Summary and nursing implications of the latest updates to clinical practice.
Summary and nursing implications of the latest updates to clinical practice
About 400 children in the UK experience stroke each year, leaving many with severe physical and mental impairments. Children may need long-term support, including physiotherapy, speech and language therapy, and support with education.
Many professionals and parents think that strokes affect only older people, and this mistaken belief can lead to delays in diagnosis and prompt treatment.
Better knowledge of the signs of childhood stroke among professionals and parents is needed to minimise the long-term effects of stroke, experts have said.
New multidisciplinary guidelines from the Royal College of Paediatrics and Child Health state that children should receive quicker diagnosis and treatment.
Each child suspected of having a stroke should receive a scan within one hour of arriving at hospital, the guideline adds.
Signs and symptoms
Most children experiencing stroke have difficulties similar to those experienced by adults, including weakness of the face and/or one side of the body, and difficulties with speech.
Children with stroke can present with seizures or fits affecting one part of the body or, rarely, a new onset of sudden, severe headache.
Many children affected by stroke have non-specific signs of illness, such as vomiting or a decrease in level of consciousness.
Causes and risk factors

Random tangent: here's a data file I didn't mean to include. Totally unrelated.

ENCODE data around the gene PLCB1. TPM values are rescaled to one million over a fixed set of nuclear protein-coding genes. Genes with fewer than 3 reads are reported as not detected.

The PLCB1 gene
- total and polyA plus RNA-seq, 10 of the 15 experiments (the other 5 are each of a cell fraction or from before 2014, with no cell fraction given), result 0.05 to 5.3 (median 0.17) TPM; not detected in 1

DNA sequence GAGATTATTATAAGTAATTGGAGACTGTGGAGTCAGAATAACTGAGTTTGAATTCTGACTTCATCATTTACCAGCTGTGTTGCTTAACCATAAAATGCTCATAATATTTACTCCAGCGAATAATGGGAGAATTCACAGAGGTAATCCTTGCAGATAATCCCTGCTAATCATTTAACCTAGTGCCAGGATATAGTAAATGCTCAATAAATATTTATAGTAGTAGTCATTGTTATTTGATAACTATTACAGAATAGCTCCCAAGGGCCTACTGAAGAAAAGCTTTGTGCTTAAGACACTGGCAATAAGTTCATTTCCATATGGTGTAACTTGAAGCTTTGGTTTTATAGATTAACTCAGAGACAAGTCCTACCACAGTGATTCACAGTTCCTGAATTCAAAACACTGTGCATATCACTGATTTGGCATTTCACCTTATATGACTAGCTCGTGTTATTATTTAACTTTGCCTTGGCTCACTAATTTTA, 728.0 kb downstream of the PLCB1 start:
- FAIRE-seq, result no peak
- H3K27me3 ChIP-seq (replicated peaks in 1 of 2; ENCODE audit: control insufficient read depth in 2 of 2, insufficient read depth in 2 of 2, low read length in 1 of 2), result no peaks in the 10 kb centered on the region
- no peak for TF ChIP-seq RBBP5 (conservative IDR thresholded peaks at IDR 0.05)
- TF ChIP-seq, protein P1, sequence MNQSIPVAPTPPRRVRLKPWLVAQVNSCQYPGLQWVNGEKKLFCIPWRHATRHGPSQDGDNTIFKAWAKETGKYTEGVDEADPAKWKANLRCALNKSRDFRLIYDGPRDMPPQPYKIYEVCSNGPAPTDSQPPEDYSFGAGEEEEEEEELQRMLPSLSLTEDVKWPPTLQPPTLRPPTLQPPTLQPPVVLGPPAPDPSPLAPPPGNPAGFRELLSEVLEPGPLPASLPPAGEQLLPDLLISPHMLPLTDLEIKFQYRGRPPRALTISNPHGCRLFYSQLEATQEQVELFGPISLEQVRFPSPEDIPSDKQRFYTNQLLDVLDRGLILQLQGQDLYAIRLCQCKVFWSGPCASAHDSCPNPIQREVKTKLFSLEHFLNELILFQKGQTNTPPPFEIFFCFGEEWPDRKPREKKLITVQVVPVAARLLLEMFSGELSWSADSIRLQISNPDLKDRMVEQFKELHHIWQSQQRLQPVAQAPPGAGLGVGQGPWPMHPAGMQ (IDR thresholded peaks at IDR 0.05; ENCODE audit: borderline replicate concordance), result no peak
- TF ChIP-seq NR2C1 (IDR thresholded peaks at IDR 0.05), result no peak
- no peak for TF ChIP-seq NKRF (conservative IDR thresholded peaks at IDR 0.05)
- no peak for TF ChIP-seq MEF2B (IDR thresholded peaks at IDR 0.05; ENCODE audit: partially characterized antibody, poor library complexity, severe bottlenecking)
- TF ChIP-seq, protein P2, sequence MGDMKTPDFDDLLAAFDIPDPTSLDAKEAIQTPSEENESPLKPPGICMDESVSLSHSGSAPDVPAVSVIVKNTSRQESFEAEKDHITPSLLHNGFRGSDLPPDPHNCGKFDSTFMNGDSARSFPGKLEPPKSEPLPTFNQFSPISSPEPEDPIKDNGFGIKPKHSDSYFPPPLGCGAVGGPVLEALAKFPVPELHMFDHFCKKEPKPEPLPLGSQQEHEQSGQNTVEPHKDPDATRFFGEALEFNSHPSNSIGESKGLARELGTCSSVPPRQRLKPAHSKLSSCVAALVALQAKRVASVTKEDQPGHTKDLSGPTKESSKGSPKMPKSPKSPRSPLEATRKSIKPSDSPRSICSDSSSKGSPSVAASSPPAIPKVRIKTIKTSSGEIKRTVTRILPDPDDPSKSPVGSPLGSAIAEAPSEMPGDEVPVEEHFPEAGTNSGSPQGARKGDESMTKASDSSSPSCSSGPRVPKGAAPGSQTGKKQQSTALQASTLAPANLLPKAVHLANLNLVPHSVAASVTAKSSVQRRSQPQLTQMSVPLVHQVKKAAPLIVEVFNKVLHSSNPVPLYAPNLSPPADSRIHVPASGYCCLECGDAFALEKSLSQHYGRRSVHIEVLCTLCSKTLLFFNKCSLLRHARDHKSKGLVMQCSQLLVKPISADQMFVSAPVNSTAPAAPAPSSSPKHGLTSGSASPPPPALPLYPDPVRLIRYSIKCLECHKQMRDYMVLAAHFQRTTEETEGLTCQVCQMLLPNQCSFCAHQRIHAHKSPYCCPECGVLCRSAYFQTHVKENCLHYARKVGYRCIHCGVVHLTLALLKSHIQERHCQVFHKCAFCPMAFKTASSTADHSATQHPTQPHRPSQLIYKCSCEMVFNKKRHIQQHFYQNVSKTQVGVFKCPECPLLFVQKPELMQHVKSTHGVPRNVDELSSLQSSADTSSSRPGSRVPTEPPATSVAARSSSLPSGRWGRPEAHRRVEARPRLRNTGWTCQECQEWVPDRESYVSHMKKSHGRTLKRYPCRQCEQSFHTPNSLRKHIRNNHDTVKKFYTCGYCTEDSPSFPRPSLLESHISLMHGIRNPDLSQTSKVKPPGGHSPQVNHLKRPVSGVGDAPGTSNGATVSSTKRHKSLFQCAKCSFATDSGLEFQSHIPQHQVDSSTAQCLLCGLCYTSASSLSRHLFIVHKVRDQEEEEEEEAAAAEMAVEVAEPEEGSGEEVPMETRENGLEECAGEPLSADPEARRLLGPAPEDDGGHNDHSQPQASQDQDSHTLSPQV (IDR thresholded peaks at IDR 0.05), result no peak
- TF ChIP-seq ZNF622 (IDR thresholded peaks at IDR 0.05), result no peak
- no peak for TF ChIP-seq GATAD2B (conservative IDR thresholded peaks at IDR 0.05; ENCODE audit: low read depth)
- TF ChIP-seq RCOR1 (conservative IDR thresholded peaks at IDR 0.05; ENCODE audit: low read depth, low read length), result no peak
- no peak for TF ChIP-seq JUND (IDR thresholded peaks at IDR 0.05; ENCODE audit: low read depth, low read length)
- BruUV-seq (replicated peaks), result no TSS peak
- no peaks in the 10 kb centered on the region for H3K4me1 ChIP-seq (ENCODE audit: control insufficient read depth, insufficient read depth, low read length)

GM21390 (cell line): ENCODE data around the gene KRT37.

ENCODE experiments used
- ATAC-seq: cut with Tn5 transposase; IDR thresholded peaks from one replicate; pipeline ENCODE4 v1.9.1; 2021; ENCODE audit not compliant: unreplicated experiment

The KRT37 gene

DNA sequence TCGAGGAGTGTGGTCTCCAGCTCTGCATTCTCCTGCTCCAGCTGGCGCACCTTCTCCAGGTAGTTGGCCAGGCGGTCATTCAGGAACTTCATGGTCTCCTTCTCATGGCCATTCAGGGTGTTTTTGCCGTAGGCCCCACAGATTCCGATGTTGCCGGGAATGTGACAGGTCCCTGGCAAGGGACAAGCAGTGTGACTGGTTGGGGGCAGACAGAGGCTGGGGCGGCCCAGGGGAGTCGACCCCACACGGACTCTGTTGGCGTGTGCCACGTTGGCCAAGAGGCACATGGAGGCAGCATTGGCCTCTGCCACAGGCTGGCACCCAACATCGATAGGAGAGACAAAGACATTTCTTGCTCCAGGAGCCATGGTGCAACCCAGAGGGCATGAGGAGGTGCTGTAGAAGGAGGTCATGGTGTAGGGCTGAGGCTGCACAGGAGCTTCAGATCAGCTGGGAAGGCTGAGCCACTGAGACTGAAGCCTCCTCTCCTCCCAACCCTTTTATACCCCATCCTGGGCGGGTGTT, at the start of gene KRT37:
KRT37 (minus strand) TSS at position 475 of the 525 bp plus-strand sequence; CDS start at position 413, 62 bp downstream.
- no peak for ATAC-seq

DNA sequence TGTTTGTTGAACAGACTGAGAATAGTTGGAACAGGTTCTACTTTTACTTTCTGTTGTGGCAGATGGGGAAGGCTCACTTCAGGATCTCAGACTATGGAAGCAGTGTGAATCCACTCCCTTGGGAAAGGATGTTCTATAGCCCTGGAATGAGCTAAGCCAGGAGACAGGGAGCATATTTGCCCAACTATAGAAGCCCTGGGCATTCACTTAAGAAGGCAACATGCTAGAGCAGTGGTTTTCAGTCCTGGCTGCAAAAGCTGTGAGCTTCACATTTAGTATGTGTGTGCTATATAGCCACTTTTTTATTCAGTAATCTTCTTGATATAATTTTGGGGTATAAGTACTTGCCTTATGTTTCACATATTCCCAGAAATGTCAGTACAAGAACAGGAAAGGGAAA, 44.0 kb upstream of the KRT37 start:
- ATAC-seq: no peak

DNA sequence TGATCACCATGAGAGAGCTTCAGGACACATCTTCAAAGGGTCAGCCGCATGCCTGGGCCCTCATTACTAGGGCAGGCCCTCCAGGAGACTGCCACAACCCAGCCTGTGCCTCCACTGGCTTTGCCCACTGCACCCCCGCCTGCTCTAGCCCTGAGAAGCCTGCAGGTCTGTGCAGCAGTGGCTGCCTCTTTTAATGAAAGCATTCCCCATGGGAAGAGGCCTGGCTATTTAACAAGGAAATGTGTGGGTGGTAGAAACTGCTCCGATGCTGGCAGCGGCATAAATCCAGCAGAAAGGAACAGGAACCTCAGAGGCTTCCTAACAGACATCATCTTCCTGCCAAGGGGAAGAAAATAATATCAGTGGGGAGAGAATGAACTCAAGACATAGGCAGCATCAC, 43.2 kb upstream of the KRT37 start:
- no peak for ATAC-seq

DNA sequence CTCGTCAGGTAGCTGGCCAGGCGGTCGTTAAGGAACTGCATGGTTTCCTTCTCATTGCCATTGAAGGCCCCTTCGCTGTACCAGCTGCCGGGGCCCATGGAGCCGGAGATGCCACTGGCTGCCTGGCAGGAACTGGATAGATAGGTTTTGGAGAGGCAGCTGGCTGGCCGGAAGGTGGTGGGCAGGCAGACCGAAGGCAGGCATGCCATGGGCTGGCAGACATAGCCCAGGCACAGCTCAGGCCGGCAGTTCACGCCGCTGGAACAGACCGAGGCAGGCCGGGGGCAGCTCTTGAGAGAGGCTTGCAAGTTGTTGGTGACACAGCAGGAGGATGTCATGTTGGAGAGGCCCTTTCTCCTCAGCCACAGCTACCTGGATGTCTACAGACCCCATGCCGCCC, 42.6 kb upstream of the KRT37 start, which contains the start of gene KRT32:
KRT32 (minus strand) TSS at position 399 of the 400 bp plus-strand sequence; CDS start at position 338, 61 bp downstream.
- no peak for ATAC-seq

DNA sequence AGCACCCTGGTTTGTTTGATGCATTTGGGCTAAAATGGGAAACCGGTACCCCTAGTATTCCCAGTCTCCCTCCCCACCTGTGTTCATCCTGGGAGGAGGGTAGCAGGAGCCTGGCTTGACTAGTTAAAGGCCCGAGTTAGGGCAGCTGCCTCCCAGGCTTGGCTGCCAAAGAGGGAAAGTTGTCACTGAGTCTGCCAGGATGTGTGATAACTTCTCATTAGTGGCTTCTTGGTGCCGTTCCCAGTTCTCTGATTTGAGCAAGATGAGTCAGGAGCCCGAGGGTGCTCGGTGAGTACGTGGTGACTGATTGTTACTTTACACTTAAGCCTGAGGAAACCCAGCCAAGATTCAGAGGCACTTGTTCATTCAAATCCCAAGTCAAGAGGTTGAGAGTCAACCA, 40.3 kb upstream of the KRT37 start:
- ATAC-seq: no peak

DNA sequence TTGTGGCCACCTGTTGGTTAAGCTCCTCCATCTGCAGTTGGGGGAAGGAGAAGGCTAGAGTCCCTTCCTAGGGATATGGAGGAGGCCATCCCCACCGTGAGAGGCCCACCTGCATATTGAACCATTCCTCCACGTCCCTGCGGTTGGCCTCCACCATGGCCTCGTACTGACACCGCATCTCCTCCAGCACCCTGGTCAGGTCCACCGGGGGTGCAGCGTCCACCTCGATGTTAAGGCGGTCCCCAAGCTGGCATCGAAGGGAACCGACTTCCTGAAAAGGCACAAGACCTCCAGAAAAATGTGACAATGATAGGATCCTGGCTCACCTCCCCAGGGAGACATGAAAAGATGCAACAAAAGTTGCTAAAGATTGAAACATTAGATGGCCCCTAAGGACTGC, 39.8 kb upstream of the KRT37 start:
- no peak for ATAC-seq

Stroke in children aged from 28 days to 18 years is associated with existing conditions, most commonly congenital heart disease and sickle cell disease.
Other risk factors include trauma to the head or neck, vascular problems, and infectious diseases, such as chicken pox. Often, there is more than one risk factor. About 10% of cases of childhood stroke have no known cause.
How you can help your patient
In pre-hospital and emergency care, consider using the face, arms, speech, time (FAST) tool to determine stroke in children.
The FAST tool is used to assess whether part of the child’s face is drooping, if the child’s arm is weak or numb, or if the child has difficulties with speech.
If such signs are present, you can take urgent action; if they are absent, do not rule stroke out.
Claire Toolis is a clinical nurse specialist in neurology at Great Ormond Street Hospital for Children NHS Foundation Trust, London
‘The most important message for nurses is that they should be aware of the signs of stroke and that, as soon as they see a child who they think may have had one, they take immediate action.
‘Time is essential in the treatment of stroke and can make a big difference to outcomes.
‘I teach all the general health staff at Great Ormond Street to always use the FAST tool in suspected cases.
‘It is so heartbreaking to speak to parents about how they have had to seek care repeatedly because their child’s arm weakness has been put down to a strain or something similar.
‘Raising awareness among parents is also important because many don’t realise that children can experience stroke.
‘Unfortunately, many families have to fight for the long-term care and support their children need after stroke, and I hope that the guidelines will facilitate extra provision.’